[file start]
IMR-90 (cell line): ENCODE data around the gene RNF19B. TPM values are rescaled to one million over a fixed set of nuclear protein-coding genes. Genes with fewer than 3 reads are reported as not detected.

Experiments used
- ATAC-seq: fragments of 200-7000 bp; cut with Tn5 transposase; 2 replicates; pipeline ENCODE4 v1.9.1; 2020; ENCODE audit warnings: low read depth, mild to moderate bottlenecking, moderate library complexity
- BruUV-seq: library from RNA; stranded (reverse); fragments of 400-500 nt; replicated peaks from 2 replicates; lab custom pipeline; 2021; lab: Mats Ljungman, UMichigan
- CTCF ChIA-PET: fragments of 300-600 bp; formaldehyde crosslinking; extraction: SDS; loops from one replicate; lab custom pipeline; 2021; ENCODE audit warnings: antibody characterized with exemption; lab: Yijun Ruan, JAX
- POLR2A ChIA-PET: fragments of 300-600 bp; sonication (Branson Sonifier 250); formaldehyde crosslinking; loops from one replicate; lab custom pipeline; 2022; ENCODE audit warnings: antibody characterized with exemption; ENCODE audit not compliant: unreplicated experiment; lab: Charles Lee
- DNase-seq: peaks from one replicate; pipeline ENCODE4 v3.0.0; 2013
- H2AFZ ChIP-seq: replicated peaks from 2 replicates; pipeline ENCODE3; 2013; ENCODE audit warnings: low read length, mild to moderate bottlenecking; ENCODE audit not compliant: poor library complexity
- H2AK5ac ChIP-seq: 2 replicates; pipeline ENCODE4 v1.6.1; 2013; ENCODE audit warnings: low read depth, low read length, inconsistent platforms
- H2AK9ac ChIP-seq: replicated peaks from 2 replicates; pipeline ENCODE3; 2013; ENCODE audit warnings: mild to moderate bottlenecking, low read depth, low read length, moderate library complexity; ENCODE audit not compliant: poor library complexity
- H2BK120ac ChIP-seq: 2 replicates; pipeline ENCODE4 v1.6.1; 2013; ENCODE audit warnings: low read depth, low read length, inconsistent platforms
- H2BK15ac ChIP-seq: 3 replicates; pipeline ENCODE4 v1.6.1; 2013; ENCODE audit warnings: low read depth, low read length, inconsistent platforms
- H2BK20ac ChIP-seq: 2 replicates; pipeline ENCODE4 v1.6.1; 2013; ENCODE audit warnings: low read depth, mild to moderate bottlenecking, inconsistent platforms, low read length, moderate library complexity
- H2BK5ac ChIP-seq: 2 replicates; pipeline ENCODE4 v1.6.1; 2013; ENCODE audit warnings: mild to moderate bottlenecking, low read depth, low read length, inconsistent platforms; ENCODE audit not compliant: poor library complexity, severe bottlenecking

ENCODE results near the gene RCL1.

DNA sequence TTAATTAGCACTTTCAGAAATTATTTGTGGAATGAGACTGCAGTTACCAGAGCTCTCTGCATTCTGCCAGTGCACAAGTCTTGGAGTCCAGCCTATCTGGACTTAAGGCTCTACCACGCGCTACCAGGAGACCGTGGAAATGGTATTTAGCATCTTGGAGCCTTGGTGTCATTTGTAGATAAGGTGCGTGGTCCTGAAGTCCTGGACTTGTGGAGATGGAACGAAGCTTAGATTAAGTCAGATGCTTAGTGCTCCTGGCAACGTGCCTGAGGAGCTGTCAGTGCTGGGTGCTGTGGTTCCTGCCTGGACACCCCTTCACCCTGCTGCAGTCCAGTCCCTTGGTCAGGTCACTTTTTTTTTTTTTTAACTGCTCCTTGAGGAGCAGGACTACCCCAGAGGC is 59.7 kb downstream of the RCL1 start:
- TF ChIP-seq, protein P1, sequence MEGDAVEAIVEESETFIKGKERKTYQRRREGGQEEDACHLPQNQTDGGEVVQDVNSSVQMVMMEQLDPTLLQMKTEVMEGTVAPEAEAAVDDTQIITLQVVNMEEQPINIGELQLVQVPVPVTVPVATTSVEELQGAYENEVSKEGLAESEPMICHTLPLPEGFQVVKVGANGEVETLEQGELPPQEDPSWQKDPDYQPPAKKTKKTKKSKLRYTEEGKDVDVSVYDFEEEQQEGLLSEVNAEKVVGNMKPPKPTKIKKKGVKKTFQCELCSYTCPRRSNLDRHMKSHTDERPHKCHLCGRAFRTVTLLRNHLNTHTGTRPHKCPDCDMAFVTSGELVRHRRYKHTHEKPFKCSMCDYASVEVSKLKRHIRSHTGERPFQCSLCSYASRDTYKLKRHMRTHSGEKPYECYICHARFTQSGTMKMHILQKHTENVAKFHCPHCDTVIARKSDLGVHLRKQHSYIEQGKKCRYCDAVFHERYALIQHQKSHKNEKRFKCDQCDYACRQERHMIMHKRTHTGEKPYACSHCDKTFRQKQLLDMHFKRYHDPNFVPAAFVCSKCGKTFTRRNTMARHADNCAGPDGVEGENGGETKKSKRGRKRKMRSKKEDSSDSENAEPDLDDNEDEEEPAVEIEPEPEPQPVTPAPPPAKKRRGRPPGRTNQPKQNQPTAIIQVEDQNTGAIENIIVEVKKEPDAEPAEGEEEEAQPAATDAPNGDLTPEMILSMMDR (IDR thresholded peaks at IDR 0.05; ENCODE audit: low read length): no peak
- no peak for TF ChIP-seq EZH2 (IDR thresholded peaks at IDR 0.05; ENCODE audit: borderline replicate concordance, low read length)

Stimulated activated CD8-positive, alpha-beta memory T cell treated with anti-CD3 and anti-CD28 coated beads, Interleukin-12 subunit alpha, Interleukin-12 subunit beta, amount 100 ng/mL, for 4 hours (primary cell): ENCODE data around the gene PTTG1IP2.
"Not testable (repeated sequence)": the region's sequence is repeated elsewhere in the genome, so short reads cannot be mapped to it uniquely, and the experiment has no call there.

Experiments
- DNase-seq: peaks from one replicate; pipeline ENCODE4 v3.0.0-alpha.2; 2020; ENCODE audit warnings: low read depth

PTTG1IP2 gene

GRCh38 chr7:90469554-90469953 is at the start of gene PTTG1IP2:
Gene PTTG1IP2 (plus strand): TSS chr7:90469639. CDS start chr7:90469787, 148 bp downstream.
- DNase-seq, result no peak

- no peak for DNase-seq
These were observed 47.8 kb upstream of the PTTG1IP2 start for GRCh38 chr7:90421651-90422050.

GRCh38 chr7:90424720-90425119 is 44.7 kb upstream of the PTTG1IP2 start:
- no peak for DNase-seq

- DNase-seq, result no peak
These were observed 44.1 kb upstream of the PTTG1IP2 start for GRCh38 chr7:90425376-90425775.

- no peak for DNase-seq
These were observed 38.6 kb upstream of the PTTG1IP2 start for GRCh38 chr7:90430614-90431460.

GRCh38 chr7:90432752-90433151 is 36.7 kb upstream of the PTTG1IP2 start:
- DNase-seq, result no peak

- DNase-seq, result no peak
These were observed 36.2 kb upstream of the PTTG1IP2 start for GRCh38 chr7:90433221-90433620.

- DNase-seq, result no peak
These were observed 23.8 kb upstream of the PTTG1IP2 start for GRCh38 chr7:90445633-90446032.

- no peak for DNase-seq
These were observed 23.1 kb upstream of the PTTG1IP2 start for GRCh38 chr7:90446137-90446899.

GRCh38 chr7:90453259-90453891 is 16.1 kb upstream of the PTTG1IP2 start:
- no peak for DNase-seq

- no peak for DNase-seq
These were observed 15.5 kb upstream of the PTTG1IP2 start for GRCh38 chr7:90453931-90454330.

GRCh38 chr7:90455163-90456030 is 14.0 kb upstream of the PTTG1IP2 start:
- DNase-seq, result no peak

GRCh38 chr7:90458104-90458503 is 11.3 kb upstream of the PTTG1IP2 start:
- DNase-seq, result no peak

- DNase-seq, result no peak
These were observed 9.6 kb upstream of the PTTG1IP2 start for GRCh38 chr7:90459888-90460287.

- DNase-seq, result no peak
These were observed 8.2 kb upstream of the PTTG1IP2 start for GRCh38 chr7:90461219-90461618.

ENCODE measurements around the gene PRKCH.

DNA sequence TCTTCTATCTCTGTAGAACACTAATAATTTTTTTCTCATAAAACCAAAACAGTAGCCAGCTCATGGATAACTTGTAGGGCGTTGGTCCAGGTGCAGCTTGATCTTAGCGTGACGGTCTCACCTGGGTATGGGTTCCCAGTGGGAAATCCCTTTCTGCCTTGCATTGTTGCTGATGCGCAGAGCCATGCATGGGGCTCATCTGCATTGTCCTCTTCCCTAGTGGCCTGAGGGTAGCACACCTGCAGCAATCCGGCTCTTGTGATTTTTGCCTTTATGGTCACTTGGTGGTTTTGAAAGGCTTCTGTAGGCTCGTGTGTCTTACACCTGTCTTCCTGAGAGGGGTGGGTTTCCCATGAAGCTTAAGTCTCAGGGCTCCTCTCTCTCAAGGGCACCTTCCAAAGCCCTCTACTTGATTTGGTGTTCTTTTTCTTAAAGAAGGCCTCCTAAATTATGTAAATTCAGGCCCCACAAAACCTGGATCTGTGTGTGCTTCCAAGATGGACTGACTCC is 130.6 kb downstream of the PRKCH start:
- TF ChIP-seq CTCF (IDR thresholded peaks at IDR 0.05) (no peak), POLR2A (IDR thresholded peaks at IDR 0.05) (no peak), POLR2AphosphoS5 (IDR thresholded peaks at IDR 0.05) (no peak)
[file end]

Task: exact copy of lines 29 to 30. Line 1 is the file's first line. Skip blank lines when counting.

GRCh38 chr7:90424720-90425119 is 44.7 kb upstream of the PTTG1IP2 start:
- no peak for DNase-seq